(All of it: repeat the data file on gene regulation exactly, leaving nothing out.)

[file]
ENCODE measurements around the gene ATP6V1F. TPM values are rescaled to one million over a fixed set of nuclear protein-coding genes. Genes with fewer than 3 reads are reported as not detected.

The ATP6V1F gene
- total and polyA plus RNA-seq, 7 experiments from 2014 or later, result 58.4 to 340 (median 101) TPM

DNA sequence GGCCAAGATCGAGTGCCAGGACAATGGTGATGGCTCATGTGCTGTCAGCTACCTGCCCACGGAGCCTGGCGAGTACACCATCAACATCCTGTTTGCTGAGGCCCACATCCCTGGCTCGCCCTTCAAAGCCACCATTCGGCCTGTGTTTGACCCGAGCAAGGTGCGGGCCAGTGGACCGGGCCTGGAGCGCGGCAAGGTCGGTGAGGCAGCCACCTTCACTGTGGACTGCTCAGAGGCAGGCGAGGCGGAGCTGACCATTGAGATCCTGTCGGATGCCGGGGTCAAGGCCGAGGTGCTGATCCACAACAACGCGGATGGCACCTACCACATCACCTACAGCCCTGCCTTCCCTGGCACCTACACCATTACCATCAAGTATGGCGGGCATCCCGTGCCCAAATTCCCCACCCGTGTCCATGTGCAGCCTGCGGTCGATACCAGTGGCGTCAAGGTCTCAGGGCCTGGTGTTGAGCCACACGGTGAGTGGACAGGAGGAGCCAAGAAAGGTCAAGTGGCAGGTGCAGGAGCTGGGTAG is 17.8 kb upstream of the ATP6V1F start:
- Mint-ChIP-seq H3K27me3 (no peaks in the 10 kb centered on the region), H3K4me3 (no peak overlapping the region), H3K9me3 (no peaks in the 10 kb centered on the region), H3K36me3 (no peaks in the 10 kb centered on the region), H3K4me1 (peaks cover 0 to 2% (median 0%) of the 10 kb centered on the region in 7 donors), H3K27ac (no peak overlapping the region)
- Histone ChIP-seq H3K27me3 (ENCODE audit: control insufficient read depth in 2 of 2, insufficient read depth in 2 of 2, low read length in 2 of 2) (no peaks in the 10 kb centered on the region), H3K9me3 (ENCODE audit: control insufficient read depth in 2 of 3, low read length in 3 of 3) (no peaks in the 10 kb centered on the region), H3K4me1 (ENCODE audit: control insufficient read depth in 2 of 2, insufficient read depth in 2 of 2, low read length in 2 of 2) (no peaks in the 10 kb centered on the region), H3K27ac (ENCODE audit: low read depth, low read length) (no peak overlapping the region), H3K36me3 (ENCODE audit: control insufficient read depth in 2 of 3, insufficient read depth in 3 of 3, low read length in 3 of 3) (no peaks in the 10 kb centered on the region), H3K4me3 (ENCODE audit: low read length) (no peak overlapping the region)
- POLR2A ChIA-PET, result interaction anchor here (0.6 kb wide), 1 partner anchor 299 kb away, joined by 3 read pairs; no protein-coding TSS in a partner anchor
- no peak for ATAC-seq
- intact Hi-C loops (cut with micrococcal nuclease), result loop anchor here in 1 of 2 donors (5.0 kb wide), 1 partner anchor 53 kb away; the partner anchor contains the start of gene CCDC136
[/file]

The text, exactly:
ENCODE measurements around the gene ATP6V1F. TPM values are rescaled to one million over a fixed set of nuclear protein-coding genes. Genes with fewer than 3 reads are reported as not detected.

The ATP6V1F gene
- total and polyA plus RNA-seq, 7 experiments from 2014 or later, result 58.4 to 340 (median 101) TPM

DNA sequence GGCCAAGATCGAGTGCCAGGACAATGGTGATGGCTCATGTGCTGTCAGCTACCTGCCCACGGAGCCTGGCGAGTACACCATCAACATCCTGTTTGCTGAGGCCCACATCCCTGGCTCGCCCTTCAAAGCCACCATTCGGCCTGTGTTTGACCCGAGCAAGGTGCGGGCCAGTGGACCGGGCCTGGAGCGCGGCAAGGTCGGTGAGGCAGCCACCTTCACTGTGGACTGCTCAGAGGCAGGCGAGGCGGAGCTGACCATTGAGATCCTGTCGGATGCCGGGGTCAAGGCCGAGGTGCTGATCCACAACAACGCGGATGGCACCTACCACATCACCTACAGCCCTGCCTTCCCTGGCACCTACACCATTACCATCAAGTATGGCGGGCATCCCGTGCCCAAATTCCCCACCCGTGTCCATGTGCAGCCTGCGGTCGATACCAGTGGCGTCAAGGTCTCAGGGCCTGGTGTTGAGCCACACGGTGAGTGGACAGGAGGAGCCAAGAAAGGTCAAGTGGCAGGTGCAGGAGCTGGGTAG is 17.8 kb upstream of the ATP6V1F start:
- Mint-ChIP-seq H3K27me3 (no peaks in the 10 kb centered on the region), H3K4me3 (no peak overlapping the region), H3K9me3 (no peaks in the 10 kb centered on the region), H3K36me3 (no peaks in the 10 kb centered on the region), H3K4me1 (peaks cover 0 to 2% (median 0%) of the 10 kb centered on the region in 7 donors), H3K27ac (no peak overlapping the region)
- Histone ChIP-seq H3K27me3 (ENCODE audit: control insufficient read depth in 2 of 2, insufficient read depth in 2 of 2, low read length in 2 of 2) (no peaks in the 10 kb centered on the region), H3K9me3 (ENCODE audit: control insufficient read depth in 2 of 3, low read length in 3 of 3) (no peaks in the 10 kb centered on the region), H3K4me1 (ENCODE audit: control insufficient read depth in 2 of 2, insufficient read depth in 2 of 2, low read length in 2 of 2) (no peaks in the 10 kb centered on the region), H3K27ac (ENCODE audit: low read depth, low read length) (no peak overlapping the region), H3K36me3 (ENCODE audit: control insufficient read depth in 2 of 3, insufficient read depth in 3 of 3, low read length in 3 of 3) (no peaks in the 10 kb centered on the region), H3K4me3 (ENCODE audit: low read length) (no peak overlapping the region)
- POLR2A ChIA-PET, result interaction anchor here (0.6 kb wide), 1 partner anchor 299 kb away, joined by 3 read pairs; no protein-coding TSS in a partner anchor
- no peak for ATAC-seq
- intact Hi-C loops (cut with micrococcal nuclease), result loop anchor here in 1 of 2 donors (5.0 kb wide), 1 partner anchor 53 kb away; the partner anchor contains the start of gene CCDC136